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1.  Pharmacokinetics and pharmacodynamics of VEGF-neutralizing antibodies 
BMC Systems Biology  2011;5:193.
Background
Vascular endothelial growth factor (VEGF) is a potent regulator of angiogenesis, and its role in cancer biology has been widely studied. Many cancer therapies target angiogenesis, with a focus being on VEGF-mediated signaling such as antibodies to VEGF. However, it is difficult to predict the effects of VEGF-neutralizing agents. We have developed a whole-body model of VEGF kinetics and transport under pathological conditions (in the presence of breast tumor). The model includes two major VEGF isoforms VEGF121 and VEGF165, receptors VEGFR1, VEGFR2 and co-receptors Neuropilin-1 and Neuropilin-2. We have added receptors on parenchymal cells (muscle fibers and tumor cells), and incorporated experimental data for the cell surface density of receptors on the endothelial cells, myocytes, and tumor cells. The model is applied to investigate the action of VEGF-neutralizing agents (called "anti-VEGF") in the treatment of cancer.
Results
Through a sensitivity study, we examine how model parameters influence the level of free VEGF in the tumor, a measure of the response to VEGF-neutralizing drugs. We investigate the effects of systemic properties such as microvascular permeability and lymphatic flow, and of drug characteristics such as the clearance rate and binding affinity. We predict that increasing microvascular permeability in the tumor above 10-5 cm/s elicits the undesired effect of increasing tumor interstitial VEGF concentration beyond even the baseline level. We also examine the impact of the tumor microenvironment, including receptor expression and internalization, as well as VEGF secretion. We find that following anti-VEGF treatment, the concentration of free VEGF in the tumor can vary between 7 and 233 pM, with a dependence on both the density of VEGF receptors and co-receptors and the rate of neuropilin internalization on tumor cells. Finally, we predict that free VEGF in the tumor is reduced following anti-VEGF treatment when VEGF121 comprises at least 25% of the VEGF secreted by tumor cells.
Conclusions
This study explores the optimal drug characteristics required for an anti-VEGF agent to have a therapeutic effect and the tumor-specific properties that influence the response to therapy. Our model provides a framework for investigating the use of VEGF-neutralizing drugs for personalized medicine treatment strategies.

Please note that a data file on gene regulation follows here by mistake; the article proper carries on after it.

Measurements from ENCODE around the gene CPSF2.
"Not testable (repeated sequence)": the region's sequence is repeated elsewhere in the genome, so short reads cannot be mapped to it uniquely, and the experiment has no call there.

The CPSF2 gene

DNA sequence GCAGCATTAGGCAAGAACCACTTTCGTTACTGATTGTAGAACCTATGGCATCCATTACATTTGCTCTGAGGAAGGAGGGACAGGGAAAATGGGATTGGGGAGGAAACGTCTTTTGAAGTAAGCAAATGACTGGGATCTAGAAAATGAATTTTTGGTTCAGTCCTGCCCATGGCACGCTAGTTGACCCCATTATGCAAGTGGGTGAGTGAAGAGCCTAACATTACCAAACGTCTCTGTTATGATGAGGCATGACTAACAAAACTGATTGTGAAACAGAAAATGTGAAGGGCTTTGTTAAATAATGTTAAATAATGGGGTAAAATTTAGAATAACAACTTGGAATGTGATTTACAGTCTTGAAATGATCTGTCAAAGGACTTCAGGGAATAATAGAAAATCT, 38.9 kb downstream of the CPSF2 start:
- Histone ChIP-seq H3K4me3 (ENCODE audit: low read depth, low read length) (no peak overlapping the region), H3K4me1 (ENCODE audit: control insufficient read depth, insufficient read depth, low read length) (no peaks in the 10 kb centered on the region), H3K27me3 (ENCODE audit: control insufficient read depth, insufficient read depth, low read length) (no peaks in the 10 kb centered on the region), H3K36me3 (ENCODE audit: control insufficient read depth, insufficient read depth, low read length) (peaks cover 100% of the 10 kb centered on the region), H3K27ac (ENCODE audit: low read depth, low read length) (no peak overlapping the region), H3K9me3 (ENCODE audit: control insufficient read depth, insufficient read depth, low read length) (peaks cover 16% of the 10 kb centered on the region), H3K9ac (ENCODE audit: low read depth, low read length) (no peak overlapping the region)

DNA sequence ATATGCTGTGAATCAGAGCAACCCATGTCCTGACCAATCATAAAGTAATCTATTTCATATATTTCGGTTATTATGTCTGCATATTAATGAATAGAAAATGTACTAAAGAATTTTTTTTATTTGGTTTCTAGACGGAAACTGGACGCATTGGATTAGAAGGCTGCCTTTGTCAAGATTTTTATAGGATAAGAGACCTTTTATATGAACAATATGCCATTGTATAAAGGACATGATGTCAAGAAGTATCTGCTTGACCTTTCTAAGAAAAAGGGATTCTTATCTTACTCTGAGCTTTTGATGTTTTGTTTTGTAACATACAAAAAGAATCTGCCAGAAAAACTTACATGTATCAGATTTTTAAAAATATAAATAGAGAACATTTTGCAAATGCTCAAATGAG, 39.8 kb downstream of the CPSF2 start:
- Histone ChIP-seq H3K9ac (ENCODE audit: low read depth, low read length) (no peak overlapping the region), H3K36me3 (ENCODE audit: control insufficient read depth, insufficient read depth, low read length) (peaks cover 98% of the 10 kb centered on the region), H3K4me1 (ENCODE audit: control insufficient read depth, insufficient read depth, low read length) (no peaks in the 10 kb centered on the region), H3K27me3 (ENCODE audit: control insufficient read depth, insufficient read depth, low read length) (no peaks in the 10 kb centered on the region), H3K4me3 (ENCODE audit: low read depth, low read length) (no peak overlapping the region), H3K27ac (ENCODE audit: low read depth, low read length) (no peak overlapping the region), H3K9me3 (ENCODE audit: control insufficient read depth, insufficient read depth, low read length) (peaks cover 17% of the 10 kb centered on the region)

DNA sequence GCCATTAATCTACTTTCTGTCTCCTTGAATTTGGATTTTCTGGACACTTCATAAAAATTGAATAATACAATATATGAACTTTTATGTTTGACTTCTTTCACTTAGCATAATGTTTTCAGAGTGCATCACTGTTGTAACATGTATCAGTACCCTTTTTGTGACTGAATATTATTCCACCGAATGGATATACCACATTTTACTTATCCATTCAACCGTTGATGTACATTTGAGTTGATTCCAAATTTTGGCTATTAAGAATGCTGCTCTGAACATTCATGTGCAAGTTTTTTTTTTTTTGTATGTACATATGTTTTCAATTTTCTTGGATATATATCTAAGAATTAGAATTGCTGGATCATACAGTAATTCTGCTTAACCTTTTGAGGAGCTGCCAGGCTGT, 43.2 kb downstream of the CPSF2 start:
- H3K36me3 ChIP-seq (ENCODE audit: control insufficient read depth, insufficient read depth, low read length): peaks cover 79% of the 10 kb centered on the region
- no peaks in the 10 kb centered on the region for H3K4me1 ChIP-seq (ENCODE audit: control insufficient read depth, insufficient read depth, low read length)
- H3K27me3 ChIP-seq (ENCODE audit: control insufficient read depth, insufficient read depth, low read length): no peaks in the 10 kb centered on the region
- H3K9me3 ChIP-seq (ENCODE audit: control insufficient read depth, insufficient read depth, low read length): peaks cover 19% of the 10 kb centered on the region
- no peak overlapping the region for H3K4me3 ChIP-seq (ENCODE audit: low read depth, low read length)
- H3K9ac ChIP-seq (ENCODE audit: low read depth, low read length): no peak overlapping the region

doi:10.1186/1752-0509-5-193
PMCID: PMC3229549  PMID: 22104283
2.  A Two-Compartment Model of VEGF Distribution in the Mouse 
PLoS ONE  2011;6(11):e27514.
Vascular endothelial growth factor (VEGF) is a key regulator of angiogenesis – the growth of new microvessels from existing microvasculature. Angiogenesis is a complex process involving numerous molecular species, and to better understand it, a systems biology approach is necessary. In vivo preclinical experiments in the area of angiogenesis are typically performed in mouse models; this includes drug development targeting VEGF. Thus, to quantitatively interpret such experimental results, a computational model of VEGF distribution in the mouse can be beneficial. In this paper, we present an in silico model of VEGF distribution in mice, determine model parameters from existing experimental data, conduct sensitivity analysis, and test the validity of the model.
The multiscale model is comprised of two compartments: blood and tissue. The model accounts for interactions between two major VEGF isoforms (VEGF120 and VEGF164) and their endothelial cell receptors VEGFR-1, VEGFR-2, and co-receptor neuropilin-1. Neuropilin-1 is also expressed on the surface of parenchymal cells. The model includes transcapillary macromolecular permeability, lymphatic transport, and macromolecular plasma clearance. Simulations predict that the concentration of unbound VEGF in the tissue is approximately 50-fold greater than in the blood. These concentrations are highly dependent on the VEGF secretion rate. Parameter estimation was performed to fit the simulation results to available experimental data, and permitted the estimation of VEGF secretion rate in healthy tissue, which is difficult to measure experimentally. The model can provide quantitative interpretation of preclinical animal data and may be used in conjunction with experimental studies in the development of pro- and anti-angiogenic agents. The model approximates the normal tissue as skeletal muscle and includes endothelial cells to represent the vasculature. As the VEGF system becomes better characterized in other tissues and cell types, the model can be expanded to include additional compartments and vascular elements.
doi:10.1371/journal.pone.0027514
PMCID: PMC3210788  PMID: 22087332

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